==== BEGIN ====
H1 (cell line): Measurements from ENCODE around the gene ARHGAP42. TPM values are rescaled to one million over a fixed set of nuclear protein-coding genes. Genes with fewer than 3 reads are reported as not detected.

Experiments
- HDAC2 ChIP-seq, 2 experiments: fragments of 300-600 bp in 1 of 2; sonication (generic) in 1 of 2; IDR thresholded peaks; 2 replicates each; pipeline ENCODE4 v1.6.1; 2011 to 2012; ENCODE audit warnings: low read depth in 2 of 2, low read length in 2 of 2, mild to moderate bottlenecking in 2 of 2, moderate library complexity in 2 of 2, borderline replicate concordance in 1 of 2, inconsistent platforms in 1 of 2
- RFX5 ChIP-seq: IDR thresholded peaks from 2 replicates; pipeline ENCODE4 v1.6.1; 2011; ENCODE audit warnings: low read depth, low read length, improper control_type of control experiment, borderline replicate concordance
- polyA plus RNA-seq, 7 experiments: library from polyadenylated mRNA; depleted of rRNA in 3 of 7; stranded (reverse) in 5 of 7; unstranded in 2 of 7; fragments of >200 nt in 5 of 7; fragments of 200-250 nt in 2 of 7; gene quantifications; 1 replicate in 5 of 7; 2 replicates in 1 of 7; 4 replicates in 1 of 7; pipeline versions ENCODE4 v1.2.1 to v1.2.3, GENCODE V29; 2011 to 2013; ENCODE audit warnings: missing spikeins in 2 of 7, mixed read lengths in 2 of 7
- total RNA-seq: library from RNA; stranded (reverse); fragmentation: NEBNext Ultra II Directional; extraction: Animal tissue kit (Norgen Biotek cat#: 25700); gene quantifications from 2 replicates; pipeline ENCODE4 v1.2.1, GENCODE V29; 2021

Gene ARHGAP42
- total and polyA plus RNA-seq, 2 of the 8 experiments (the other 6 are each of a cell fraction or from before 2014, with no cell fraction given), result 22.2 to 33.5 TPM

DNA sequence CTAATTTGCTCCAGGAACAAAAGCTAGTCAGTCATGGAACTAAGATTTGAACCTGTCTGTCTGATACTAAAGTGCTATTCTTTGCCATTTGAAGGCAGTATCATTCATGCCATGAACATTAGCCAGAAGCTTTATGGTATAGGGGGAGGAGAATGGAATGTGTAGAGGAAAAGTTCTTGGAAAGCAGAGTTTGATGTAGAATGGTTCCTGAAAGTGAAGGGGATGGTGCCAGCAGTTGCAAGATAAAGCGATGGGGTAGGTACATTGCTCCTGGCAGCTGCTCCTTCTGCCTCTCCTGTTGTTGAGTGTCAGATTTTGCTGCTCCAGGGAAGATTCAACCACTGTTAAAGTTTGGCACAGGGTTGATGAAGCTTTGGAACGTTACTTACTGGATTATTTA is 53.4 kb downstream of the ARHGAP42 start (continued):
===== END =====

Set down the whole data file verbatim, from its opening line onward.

H1 (cell line): Measurements from ENCODE around the gene ARHGAP42. TPM values are rescaled to one million over a fixed set of nuclear protein-coding genes. Genes with fewer than 3 reads are reported as not detected.

Experiments
- HDAC2 ChIP-seq, 2 experiments: fragments of 300-600 bp in 1 of 2; sonication (generic) in 1 of 2; IDR thresholded peaks; 2 replicates each; pipeline ENCODE4 v1.6.1; 2011 to 2012; ENCODE audit warnings: low read depth in 2 of 2, low read length in 2 of 2, mild to moderate bottlenecking in 2 of 2, moderate library complexity in 2 of 2, borderline replicate concordance in 1 of 2, inconsistent platforms in 1 of 2
- RFX5 ChIP-seq: IDR thresholded peaks from 2 replicates; pipeline ENCODE4 v1.6.1; 2011; ENCODE audit warnings: low read depth, low read length, improper control_type of control experiment, borderline replicate concordance
- polyA plus RNA-seq, 7 experiments: library from polyadenylated mRNA; depleted of rRNA in 3 of 7; stranded (reverse) in 5 of 7; unstranded in 2 of 7; fragments of >200 nt in 5 of 7; fragments of 200-250 nt in 2 of 7; gene quantifications; 1 replicate in 5 of 7; 2 replicates in 1 of 7; 4 replicates in 1 of 7; pipeline versions ENCODE4 v1.2.1 to v1.2.3, GENCODE V29; 2011 to 2013; ENCODE audit warnings: missing spikeins in 2 of 7, mixed read lengths in 2 of 7
- total RNA-seq: library from RNA; stranded (reverse); fragmentation: NEBNext Ultra II Directional; extraction: Animal tissue kit (Norgen Biotek cat#: 25700); gene quantifications from 2 replicates; pipeline ENCODE4 v1.2.1, GENCODE V29; 2021

Gene ARHGAP42
- total and polyA plus RNA-seq, 2 of the 8 experiments (the other 6 are each of a cell fraction or from before 2014, with no cell fraction given), result 22.2 to 33.5 TPM

DNA sequence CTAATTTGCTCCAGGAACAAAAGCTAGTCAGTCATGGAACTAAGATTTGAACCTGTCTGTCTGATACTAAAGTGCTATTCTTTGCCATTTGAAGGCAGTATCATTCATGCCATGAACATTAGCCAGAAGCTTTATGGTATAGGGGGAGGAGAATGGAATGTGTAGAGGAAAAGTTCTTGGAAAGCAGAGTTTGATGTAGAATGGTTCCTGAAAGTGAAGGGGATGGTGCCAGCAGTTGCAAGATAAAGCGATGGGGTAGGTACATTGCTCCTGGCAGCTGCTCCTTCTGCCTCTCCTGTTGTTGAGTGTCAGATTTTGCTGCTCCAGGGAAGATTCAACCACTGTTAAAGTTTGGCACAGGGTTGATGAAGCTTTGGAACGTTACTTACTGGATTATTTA is 53.4 kb downstream of the ARHGAP42 start (continued):